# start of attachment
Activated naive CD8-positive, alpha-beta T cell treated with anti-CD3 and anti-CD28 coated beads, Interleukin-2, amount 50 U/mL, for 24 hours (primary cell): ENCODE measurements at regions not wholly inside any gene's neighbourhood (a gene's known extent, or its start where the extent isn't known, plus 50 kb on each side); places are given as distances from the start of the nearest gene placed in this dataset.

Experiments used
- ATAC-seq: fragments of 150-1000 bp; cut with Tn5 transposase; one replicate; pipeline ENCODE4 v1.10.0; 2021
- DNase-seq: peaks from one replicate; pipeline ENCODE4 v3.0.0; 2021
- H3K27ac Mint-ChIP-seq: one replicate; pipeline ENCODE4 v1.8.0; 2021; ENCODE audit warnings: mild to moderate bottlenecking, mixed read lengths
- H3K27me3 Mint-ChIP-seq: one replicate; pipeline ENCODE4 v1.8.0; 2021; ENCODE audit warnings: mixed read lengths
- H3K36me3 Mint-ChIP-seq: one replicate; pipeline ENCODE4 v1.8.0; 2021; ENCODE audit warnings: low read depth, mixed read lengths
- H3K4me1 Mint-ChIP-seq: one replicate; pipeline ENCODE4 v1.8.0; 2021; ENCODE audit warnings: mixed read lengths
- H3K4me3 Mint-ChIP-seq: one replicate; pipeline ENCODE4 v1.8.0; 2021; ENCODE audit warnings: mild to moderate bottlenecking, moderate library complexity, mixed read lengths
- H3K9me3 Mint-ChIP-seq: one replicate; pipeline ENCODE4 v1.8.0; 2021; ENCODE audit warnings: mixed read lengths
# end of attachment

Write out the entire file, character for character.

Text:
Activated naive CD8-positive, alpha-beta T cell treated with anti-CD3 and anti-CD28 coated beads, Interleukin-2, amount 50 U/mL, for 24 hours (primary cell): ENCODE measurements at regions not wholly inside any gene's neighbourhood (a gene's known extent, or its start where the extent isn't known, plus 50 kb on each side); places are given as distances from the start of the nearest gene placed in this dataset.

Experiments used
- ATAC-seq: fragments of 150-1000 bp; cut with Tn5 transposase; one replicate; pipeline ENCODE4 v1.10.0; 2021
- DNase-seq: peaks from one replicate; pipeline ENCODE4 v3.0.0; 2021
- H3K27ac Mint-ChIP-seq: one replicate; pipeline ENCODE4 v1.8.0; 2021; ENCODE audit warnings: mild to moderate bottlenecking, mixed read lengths
- H3K27me3 Mint-ChIP-seq: one replicate; pipeline ENCODE4 v1.8.0; 2021; ENCODE audit warnings: mixed read lengths
- H3K36me3 Mint-ChIP-seq: one replicate; pipeline ENCODE4 v1.8.0; 2021; ENCODE audit warnings: low read depth, mixed read lengths
- H3K4me1 Mint-ChIP-seq: one replicate; pipeline ENCODE4 v1.8.0; 2021; ENCODE audit warnings: mixed read lengths
- H3K4me3 Mint-ChIP-seq: one replicate; pipeline ENCODE4 v1.8.0; 2021; ENCODE audit warnings: mild to moderate bottlenecking, moderate library complexity, mixed read lengths
- H3K9me3 Mint-ChIP-seq: one replicate; pipeline ENCODE4 v1.8.0; 2021; ENCODE audit warnings: mixed read lengths